The Limits to Growth, reloaded

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Is economic growth a blessing or a curse, asks Hans Christian Müller in a guest post for “Economic Intelligence”. One thing is for sure: The degrowth movement is gaining momentum – and suffers from some analytical shortcomings.

Dick Smith really meant it. Therefore he brought a suitcase full of money to the press conference where he announced the Wilberforce Award in August 2010.

The eccentric Australian businessman promised to give one million Australian dollars (731,000 Euro) to the person who convinces the economic profession  that endless economic growth will eventually lead to disaster.

The winner will be announced at the end of 2011. As more and more economists question the paradigm of unlimited economic growth Smith will be able to choose from a wide range of candidates.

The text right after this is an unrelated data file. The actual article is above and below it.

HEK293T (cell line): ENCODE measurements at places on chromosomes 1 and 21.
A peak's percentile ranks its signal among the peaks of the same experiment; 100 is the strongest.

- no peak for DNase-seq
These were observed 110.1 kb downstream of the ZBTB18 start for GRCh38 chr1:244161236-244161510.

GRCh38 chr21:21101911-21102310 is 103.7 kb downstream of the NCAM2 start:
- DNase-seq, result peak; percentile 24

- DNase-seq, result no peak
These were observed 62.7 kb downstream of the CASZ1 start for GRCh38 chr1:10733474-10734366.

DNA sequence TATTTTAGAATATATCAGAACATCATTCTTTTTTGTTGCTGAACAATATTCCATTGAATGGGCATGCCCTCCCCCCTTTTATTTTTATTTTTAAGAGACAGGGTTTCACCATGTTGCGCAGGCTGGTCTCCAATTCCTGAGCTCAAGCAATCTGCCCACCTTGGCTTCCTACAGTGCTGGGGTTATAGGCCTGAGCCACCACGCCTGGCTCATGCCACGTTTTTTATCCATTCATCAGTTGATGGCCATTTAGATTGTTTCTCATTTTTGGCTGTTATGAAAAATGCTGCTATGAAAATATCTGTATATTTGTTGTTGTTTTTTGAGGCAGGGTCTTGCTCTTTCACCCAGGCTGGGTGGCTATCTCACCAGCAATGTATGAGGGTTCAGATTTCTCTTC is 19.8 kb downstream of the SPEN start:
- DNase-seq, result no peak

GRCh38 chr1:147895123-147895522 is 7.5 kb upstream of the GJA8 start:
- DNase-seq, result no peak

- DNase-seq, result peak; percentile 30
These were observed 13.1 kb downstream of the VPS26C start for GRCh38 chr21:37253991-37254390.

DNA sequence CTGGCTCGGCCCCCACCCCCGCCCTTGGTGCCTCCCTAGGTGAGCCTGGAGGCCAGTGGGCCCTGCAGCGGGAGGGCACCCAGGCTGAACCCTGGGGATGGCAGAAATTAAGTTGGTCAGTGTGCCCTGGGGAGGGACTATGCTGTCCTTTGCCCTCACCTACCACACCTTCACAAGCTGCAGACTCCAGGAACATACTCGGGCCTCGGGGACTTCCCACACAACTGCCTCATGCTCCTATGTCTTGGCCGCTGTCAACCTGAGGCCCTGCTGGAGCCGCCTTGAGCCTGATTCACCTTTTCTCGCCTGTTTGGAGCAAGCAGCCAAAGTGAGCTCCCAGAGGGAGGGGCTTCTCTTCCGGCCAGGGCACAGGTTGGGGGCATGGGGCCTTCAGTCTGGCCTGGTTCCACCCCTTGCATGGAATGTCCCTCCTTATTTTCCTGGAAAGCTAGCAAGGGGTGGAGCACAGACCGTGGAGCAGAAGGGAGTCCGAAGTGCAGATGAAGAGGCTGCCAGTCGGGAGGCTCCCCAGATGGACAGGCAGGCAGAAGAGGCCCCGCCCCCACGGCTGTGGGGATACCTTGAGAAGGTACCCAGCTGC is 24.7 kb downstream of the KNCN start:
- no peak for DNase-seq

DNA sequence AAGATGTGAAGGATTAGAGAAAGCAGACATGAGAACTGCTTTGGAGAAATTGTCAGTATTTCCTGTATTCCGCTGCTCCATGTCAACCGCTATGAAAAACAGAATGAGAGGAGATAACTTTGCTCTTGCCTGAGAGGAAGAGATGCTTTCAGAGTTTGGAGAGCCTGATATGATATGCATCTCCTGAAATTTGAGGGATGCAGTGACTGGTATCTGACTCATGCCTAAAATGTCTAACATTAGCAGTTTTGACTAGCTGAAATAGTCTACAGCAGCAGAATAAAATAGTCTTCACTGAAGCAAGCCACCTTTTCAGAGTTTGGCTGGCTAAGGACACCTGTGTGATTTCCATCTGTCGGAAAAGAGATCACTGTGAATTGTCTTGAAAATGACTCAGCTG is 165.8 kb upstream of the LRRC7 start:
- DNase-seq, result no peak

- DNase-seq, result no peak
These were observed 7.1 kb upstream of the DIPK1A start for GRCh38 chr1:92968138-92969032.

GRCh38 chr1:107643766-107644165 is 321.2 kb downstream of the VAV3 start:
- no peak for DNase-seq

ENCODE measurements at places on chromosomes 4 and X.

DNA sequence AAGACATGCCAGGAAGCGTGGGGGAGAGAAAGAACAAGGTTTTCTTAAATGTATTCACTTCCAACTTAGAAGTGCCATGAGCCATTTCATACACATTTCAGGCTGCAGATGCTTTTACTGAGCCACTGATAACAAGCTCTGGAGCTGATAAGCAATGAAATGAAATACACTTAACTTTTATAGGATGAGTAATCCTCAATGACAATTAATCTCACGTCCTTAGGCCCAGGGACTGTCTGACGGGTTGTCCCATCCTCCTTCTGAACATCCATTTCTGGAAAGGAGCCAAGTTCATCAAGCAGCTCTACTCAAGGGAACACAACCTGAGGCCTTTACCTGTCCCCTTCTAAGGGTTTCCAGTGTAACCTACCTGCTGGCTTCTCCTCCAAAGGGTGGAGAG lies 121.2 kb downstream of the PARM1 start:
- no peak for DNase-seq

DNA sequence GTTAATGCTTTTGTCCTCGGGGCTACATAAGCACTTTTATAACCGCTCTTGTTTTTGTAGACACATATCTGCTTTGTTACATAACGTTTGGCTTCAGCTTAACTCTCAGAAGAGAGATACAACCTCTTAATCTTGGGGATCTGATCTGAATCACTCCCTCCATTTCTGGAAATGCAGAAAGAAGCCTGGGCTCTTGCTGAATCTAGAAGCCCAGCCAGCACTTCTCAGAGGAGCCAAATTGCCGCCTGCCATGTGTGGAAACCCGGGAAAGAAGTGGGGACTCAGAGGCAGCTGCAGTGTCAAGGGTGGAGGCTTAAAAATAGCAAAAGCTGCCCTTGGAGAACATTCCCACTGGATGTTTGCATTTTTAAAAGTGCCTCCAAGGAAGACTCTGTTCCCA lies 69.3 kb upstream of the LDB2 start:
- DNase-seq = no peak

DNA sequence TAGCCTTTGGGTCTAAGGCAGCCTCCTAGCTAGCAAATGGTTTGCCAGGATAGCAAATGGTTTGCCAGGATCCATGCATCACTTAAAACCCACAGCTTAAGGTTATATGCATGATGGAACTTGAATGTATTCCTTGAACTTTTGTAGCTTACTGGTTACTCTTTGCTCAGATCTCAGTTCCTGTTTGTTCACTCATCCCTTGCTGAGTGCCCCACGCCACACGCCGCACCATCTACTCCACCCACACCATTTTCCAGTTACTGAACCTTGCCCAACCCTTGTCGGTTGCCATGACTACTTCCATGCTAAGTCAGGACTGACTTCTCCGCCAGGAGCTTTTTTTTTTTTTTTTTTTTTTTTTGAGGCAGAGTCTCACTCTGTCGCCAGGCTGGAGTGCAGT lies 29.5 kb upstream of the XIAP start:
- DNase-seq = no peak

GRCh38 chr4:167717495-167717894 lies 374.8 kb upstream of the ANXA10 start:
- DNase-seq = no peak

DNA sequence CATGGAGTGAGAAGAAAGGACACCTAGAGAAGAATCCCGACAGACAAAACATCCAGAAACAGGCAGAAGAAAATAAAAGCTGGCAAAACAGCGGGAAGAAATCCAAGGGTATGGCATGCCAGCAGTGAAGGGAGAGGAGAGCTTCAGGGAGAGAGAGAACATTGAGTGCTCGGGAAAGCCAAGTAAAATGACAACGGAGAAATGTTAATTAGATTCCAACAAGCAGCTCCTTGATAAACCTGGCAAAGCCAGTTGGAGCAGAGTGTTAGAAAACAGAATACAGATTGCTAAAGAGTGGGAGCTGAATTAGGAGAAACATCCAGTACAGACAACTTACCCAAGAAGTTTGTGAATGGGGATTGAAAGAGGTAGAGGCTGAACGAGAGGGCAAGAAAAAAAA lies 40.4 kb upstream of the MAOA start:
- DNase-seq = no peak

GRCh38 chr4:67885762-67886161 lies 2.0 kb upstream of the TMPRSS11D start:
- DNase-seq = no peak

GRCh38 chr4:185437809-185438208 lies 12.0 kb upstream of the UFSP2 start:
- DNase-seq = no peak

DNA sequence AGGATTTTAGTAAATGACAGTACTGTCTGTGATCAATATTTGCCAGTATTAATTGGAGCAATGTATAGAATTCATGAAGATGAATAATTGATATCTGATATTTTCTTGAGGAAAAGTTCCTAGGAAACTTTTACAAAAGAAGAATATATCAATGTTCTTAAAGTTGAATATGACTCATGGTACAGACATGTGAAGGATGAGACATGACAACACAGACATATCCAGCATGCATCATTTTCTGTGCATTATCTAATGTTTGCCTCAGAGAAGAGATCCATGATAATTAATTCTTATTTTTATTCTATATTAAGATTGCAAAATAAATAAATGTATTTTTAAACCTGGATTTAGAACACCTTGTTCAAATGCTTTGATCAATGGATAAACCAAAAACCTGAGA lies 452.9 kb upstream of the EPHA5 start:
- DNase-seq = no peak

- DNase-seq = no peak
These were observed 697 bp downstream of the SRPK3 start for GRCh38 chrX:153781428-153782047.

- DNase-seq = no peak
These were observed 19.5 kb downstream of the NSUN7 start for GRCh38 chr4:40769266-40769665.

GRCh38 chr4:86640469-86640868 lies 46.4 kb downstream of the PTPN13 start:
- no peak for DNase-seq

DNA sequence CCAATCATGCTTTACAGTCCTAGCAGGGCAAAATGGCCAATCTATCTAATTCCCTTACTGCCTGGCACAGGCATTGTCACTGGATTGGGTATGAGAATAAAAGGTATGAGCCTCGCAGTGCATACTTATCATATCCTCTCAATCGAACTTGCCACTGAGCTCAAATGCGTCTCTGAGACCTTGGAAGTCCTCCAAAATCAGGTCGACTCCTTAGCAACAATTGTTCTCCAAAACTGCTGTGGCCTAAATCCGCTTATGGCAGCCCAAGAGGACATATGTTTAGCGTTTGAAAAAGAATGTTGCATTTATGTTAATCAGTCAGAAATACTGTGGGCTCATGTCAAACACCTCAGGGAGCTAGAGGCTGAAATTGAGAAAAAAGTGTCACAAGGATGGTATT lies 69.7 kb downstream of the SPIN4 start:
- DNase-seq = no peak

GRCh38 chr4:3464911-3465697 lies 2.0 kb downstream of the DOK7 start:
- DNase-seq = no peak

Almost four decades after the “Club of Rome” published its manifesto “The Limits to Growth” in 1972, the so called “degrowth-movement” is gaining momentum again – thanks to the financial crisis, climate change and growing commodity shortages.

An increasing number of economists challenge the view that the current way of doing business is sustainable in the long run. Last year, for instance, more than 400 mostly young scientists met in Barcelona for the second global degrowth-conference.

Furthermore, the number of blogs, books and articles about this topic steadily rises. And several governments in the western world have appointed committees to discuss whether prosperity without growth is possible.

Giorgos Kallis, a professor at the Autonomous University of Barcelona, ​​the world’s most cutting-edge place for degrowth research, says:

“Especially in France, Italy and Spain, our movement is strong.”

In the UK, the United States and Germany, however, the movement is still rather weak.